Jinger Duggar's life was governed by fear

According to Jinger Duggar, one of Bill Gothard's most effective tools was allegedly fear. "All I had to do was deposit the exact lifestyle Gothard advocated, and I would withdraw health, money, a wonderful husband, and a bushel of godly kids. But this cause-and-effect view was also terrifying because I thought I would experience devastating consequences for any mistakes I made," she writes in "Becoming Free Indeed."

This fear and uncertainty gained such a tight grip on Duggar that she found it difficult to make simple decisions. In an interview with People, she recalled grappling with whether it would be okay for her to play broomball with her family instead of studying her Bible. "I thought I could be killed in a car accident on the way," she said of what she feared might happen if she chose the former option. 

Apparently, Gothard loved to use car crash anecdotes to instill the fear of God in his followers. Speaking to Fox News, Duggar recalled Gothard sharing a story about a young driver who met an untimely end because he was listening to rock music behind the wheel. It left quite an impression on her; upon hearing the sinister sound of a rock beat thumping on a car radio, she went into panic mode. "I just thought, 'Goodness, this is it. We're going to have a car accident because somebody turned this on,'" Duggar said. "I was so fearful. It just consumed my life."

If you or someone you know is dealing with spiritual abuse, you can call the National Domestic Violence Hotline at 1−800−799−7233. You can also find more information, resources, and support at their website.

Adjusting to life outside the Duggar household wasn't easy

In an appearance on the "Relatable" podcast, Jinger Duggar explained why she lived at home with her parents well into adulthood. Bill Gothard apparently taught his followers that there's a patriarchal household hierarchy called "the umbrella of authority." God is at the top, husbands are underneath him, wives must submit to their husbands, per Salon, and kids get the short end of the umbrella crook. "If you come out from under their authority by moving out of the home, by getting a job, then you're opening yourself up to Satan's attacks because you don't have an umbrella," Duggar said. "That's what I believed wholeheartedly, and that's why I stayed."

When she married Jeremy Vuolo, Duggar finally got to leave the nest. The couple initially settled in Laredo, Texas, where the "Counting On" cameras filmed them trying on sombreros and buying Mexican candy. The move was a massive culture shock for Duggar, who had lived in Arkansas her entire life. In "Becoming Free Indeed," she details her struggle to make meaningful connections with people outside her family. Her anxiety and worry over the way others perceived her didn't help, and she even burst into tears while trying to converse with a member of her church.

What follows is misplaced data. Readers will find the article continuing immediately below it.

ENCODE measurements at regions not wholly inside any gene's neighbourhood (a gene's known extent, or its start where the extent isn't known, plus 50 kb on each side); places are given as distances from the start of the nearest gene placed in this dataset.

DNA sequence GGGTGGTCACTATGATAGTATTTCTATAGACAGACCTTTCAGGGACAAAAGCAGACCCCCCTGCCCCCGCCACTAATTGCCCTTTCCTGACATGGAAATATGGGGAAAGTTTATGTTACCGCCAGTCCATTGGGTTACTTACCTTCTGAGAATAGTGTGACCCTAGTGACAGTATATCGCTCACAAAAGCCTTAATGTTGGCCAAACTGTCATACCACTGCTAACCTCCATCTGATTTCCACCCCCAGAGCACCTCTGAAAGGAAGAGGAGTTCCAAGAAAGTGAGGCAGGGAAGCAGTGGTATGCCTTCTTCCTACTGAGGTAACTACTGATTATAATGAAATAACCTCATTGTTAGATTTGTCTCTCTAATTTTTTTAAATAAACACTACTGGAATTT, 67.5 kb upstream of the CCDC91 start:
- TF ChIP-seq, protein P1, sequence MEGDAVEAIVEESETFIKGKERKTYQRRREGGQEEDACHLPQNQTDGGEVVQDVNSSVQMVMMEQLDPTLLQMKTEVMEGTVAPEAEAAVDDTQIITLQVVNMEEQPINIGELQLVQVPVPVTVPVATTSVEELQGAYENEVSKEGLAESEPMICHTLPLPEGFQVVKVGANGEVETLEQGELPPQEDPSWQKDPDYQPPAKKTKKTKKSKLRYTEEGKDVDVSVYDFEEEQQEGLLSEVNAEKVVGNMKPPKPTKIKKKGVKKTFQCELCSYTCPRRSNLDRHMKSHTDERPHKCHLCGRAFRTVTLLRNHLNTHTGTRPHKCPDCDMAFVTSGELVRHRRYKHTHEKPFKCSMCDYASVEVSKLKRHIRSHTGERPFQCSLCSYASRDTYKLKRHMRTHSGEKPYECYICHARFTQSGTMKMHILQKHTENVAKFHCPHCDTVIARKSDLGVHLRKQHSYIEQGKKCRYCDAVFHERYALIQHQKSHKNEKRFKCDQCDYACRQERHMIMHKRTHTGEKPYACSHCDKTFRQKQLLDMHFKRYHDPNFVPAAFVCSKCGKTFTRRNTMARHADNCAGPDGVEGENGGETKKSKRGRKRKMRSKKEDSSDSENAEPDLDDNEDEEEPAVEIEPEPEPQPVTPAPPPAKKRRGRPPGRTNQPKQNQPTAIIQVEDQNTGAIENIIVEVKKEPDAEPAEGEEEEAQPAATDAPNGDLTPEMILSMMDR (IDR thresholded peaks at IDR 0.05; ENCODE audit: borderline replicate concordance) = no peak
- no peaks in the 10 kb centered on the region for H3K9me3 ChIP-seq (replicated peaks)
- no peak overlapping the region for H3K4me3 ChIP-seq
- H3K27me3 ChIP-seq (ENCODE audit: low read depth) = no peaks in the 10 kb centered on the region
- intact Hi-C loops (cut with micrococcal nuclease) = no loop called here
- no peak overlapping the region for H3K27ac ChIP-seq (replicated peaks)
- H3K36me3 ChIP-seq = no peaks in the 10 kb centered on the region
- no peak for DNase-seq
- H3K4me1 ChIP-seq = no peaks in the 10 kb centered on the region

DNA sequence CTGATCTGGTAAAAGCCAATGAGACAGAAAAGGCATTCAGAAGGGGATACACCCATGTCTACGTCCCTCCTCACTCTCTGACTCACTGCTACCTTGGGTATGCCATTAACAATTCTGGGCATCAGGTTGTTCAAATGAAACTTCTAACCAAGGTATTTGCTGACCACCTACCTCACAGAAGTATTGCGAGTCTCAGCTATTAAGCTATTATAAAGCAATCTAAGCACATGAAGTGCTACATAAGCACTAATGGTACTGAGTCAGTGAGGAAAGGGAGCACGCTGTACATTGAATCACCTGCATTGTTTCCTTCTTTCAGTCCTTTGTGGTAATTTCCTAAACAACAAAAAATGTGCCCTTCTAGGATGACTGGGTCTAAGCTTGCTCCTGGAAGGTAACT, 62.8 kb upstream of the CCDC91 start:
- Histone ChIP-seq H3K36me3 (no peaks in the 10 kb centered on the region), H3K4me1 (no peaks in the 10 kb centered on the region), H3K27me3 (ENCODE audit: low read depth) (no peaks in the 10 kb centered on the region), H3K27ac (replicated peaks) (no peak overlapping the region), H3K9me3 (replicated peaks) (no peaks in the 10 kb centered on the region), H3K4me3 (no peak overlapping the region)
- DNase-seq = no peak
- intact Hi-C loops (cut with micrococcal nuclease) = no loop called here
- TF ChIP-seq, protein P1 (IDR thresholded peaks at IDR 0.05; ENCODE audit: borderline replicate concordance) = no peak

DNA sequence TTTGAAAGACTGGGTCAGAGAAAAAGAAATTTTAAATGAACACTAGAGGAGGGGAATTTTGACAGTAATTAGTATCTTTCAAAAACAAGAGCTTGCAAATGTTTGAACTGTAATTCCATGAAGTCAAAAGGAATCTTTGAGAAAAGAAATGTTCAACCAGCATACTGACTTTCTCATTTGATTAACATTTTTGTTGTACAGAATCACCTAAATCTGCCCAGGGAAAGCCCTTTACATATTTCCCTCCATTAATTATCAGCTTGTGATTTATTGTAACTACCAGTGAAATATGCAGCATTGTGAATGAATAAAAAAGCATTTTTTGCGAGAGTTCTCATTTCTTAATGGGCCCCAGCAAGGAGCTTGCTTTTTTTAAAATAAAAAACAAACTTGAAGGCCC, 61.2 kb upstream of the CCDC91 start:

"The pressure of figuring out what to say, combined with the fear of saying the wrong thing, became overwhelming," she writes. "... Moments like that almost didn't feel real. They were more like out-of-body experiences."

If you or someone you know is dealing with spiritual abuse, you can call the National Domestic Violence Hotline at 1−800−799−7233. You can also find more information, resources, and support at their website.

Jinger Duggar's husband compared her to a Stepford wife

In "Becoming Free Indeed," Jinger Duggar claims that Bill Gothard taught his female followers to be meek and submissive. The preaching struck a chord; while recalling what her first year of marriage was like, she writes, "I never expressed an opinion." She admits that she initially treated her marriage to Jeremy Vuolo like a performance, but Vuolo didn't want her to play the role that Gothard seemingly had written for her and all other female IBLP followers. Per Jinger, her husband would sometimes tell her, "'Jing, you're not a Stepford wife.'" She had no clue what Vuolo was talking about, so he had to explain that he was comparing her to the spouse-replacing androids that are programmed to be creepily servile in "The Stepford Wives" films.

In a 2012 interview with AOP, a provider of Christian homeschooling materials, Michelle Duggar revealed that she expected her children to behave similarly. The long list of rules Jinger and her siblings had to follow included: "Show joyful attitudes even when no one is looking," "Always display kind actions, even if you have been mistreated," and "Never raise an eye to scowl." Jinger became so determined to always adopt a pleasant demeanor that she wouldn't even complain when a restaurant served her a dish with an inedible addition. 

"I assume that I must be happy and see everything in a positive light, even if there's glass in my food," she writes in "Becoming Free Indeed."

Realizing the alleged dark truth about Bill Gothard

On the "Relatable" podcast, Jinger Duggar recalled how her father, Jim Bob Duggar, made Jeremy Vuolo watch over 60 hours of Bill Gothard's seminars before he could get engaged to Jinger. Unfortunately for her pops, Jinger says that this is when she started questioning Gothard's teachings. She watched them along with Vuolo, and he would stop and point out flaws in the religious leader's legalistic views. Soon, Jinger was viewing a man she once revered in a much different light. "I can't say like, 'Oh, it was a cult,'" she said of Gothard's ministry, "but I can say very cult-like in nature."

In "Becoming Free Indeed," Jinger also mentions Gothard's sexual abuse scandal. He resigned from the IBLP in 2014 after multiple former members accused him of sexual harassment, per Chicago magazine. Some of the victims alleged that they were underage when Gothard took advantage of his leadership position to prey upon them. In a lawsuit that a group of the women filed against Gothard, the plaintiffs wrote, "It was common for people to joke about [his] 'harem.'"